sans titre

Stateless vs stateful web apps. Edit: We have got some great feedback that highlighted inaccuracies and unfairness in our post.

Stateless vs stateful web apps

We have amended the post accordingly but you can read the errata at the bottom. With Rails 5 soon to be released, many developers are planning to further explore Action Cable and add stateful features to their web applications via WebSockets. In this article we will highlight some points worth discussing when deploying such features. When we use HTTP, scaling horizontally and vertically is cheaper and easier as the server is stateless. Every request contains all the information for it to be fulfilled, like the current user id stored in a cookie, which is then fetched and processed. With WebSockets, instead of isolated requests, you have a long-running conversation. Deployment considerations Before moving forward, let’s try to put some numbers on how your application is affected once you go stateful.

Imagine you run a newspaper application and you render 100 articles per second. Internationalization using Gettext in the Phoenix framework. Written using Phoenix 1.1 Internationalization - what is it?

Internationalization using Gettext in the Phoenix framework

Internationalization (henceforth called i18n, because programmers are lazy and hate typing long words) is the process of adapting a web application for use in different languages or cultures. Any application that allows you to change your language has implemented i18n. It’s a close sibling of localization (L10n) - the process of actually implementing a different language/culture in a web app. Once support for i18n has been included in an app, it can be localized. For a concrete example, Facebook (at last count) supported 98 different languages - you can change your settings to use Facebook in such languages as Vietnamese, Italian, or Welsh; languages with entirely different character sets such as Russian, Hebrew or Arabic; or more esoteric choices such as Esperanto, Latin, Leet Speak, or English (Upside Down).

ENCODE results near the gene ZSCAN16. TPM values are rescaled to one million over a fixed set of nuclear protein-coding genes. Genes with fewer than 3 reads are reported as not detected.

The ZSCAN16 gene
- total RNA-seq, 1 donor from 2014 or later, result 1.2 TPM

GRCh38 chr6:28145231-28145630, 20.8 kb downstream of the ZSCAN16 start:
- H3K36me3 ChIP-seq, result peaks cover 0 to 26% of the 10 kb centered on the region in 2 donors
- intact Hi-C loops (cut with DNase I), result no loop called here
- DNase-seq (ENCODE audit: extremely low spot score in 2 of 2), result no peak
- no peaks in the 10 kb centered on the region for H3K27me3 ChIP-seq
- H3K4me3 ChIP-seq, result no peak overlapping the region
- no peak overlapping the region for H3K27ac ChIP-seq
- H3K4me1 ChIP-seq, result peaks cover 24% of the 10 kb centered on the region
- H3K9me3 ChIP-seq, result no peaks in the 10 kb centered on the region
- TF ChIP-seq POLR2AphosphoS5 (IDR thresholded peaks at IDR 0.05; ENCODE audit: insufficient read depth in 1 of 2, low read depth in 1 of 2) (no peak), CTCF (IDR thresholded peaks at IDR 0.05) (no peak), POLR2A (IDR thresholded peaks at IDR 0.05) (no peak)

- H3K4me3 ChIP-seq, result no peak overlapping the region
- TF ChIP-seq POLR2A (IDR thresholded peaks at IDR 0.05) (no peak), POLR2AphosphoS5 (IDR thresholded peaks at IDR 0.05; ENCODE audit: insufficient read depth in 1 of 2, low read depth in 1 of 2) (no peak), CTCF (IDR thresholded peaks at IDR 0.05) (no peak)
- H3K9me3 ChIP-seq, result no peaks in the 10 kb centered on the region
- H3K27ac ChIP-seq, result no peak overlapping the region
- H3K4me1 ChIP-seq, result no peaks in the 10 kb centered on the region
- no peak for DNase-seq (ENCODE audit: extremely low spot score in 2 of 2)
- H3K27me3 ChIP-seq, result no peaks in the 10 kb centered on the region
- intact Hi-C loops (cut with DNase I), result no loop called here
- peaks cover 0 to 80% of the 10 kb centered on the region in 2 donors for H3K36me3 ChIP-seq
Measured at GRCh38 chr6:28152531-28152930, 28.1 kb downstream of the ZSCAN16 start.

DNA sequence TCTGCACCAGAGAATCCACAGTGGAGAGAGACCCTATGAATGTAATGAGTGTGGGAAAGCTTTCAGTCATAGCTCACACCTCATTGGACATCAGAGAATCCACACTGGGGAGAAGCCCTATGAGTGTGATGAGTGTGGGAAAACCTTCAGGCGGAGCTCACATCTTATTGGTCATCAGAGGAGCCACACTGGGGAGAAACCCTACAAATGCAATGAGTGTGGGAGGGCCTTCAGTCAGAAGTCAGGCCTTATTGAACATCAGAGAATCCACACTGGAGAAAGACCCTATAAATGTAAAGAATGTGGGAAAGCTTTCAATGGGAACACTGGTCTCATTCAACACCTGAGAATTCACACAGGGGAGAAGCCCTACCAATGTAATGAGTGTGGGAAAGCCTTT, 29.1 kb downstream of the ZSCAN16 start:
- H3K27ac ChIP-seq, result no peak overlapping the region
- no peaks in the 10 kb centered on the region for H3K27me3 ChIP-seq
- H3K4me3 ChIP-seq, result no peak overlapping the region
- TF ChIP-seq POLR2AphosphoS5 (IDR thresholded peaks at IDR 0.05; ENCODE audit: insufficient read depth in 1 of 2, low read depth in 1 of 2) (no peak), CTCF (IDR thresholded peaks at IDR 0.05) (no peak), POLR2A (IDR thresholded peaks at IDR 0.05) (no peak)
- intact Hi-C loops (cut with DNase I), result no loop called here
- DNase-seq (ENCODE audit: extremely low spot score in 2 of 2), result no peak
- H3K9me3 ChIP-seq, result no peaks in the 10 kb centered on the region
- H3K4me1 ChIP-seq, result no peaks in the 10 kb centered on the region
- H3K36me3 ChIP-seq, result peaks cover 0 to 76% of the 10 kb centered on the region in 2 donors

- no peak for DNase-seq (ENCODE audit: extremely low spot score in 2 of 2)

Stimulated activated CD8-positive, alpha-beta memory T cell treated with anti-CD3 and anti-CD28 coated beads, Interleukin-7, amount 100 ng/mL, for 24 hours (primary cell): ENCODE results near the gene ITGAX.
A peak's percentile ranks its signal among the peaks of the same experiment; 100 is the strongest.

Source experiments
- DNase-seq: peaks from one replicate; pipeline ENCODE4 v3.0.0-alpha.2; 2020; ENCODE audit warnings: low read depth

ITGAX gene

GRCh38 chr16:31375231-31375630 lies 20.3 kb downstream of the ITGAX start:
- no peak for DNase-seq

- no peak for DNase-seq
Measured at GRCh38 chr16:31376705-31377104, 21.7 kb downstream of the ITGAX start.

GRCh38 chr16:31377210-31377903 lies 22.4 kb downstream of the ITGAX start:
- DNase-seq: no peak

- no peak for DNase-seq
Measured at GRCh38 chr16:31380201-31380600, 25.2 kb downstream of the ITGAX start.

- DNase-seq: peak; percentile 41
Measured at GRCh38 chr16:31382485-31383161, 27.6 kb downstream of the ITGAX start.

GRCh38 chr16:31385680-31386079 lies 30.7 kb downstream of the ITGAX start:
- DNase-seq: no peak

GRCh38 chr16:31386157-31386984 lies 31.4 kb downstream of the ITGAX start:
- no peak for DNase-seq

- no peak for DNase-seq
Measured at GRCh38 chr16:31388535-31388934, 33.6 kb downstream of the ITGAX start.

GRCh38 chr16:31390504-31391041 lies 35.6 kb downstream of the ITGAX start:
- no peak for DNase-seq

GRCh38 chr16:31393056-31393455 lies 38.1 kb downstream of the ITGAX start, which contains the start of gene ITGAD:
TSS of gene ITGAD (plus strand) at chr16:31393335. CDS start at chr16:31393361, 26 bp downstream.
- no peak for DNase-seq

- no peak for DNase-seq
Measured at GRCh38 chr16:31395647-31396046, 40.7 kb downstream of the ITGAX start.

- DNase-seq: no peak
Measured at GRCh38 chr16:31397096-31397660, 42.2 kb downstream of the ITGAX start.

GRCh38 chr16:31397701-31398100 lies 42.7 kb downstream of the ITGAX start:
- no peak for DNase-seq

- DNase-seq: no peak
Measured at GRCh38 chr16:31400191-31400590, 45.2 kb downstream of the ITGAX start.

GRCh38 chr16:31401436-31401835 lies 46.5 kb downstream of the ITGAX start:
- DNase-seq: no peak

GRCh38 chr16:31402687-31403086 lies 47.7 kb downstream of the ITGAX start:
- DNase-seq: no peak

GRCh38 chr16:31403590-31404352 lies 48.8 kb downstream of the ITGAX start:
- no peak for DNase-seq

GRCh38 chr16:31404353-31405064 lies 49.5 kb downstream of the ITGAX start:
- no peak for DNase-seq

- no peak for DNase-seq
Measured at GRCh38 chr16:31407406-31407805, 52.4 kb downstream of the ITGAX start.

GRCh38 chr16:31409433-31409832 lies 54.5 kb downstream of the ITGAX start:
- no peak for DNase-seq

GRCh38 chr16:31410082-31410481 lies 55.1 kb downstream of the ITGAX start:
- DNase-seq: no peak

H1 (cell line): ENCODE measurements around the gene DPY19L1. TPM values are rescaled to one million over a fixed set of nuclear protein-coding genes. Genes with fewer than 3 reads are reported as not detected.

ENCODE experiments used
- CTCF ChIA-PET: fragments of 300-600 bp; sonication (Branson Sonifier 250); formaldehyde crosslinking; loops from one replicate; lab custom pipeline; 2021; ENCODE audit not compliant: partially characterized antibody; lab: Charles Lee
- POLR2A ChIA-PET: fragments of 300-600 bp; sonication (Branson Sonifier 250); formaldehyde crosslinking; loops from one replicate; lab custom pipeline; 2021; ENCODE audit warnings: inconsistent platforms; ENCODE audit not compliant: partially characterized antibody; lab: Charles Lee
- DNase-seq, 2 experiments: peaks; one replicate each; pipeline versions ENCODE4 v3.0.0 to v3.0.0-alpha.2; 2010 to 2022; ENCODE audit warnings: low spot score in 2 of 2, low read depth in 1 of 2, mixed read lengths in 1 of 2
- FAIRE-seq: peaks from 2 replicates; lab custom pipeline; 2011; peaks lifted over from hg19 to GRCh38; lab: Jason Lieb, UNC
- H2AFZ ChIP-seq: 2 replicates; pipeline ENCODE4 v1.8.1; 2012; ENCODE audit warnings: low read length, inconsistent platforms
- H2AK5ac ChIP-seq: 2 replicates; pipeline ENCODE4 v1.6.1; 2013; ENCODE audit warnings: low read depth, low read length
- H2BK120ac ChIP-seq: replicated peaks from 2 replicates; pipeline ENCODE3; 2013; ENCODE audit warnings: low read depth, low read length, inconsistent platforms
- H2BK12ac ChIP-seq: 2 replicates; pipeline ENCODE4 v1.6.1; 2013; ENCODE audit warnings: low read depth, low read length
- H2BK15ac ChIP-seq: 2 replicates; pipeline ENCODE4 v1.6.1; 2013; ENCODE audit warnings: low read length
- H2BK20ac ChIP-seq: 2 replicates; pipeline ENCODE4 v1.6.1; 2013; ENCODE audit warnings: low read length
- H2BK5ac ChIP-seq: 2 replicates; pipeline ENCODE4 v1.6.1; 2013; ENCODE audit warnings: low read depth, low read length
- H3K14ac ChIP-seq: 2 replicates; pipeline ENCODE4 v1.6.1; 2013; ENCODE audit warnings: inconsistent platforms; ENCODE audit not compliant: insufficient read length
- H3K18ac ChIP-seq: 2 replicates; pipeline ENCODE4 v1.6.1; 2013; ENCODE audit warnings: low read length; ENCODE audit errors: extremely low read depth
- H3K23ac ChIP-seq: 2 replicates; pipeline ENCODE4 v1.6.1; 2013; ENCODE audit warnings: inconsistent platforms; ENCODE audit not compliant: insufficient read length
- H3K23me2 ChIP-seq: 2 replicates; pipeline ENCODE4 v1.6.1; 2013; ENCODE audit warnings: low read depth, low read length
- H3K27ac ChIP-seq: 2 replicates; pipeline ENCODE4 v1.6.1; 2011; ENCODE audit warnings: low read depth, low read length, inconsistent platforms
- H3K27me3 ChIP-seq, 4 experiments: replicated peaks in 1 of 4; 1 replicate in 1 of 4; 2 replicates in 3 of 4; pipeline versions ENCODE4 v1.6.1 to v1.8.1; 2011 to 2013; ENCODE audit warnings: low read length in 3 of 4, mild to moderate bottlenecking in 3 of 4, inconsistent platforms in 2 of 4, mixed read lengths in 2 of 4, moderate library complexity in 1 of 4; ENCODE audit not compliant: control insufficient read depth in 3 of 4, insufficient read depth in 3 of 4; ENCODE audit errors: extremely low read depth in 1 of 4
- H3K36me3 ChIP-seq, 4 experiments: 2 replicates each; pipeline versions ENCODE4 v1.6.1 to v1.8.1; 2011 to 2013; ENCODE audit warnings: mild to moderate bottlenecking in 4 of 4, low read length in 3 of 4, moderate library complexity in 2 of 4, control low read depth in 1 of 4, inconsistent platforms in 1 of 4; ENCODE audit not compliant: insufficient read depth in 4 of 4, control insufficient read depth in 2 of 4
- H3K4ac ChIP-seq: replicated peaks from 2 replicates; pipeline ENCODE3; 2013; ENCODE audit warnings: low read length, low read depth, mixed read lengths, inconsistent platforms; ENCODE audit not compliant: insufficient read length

I18n with Linguist <h1>Welcome, <%= %>! You might write the following: Phoenix v1.1.2 and React.js. Trello clone with Phoenix and React (pt.1) Phoenix is Rails 5 — Infinite Red. Phoenix is Rails 5 Rails 5.0 is approaching, bringing with it niceties for websockets, backend-only API servers, and revamping the command layer.

Phoenix is Rails 5 — Infinite Red

Version 4.0 brought turbolinks, russian-doll caching, the queue API, and a host of improvements. All of these, except maybe turbolinks, were great new features but did not fundamentally alter the way applications are built in Rails. That’s good news! Phoenix is not Rails. In his yearly recap last December, Brian went public with his plans to transition the company over to Elixir and Phoenix development.

Phoenix is not Rails

Throughout this year, he found it was a smooth transition for the team going from primarily Rails to Phoenix powered applications. On the surface, Phoenix shares some familiar conventions with Rails that lets folks jump into new applications and contribute early to a project – on their way to greater mastery. Complete mastery will take a bit more practice than knowing a few shared conventions, but the similar-at-a-glance features has enticed Ruby teams to get involved and many are delighted to get up and running quickly. Unfortunately, it has also led to wrong assumptions about Phoenix's likeness to Rails, causing some to miss the important differences around their core philosophies.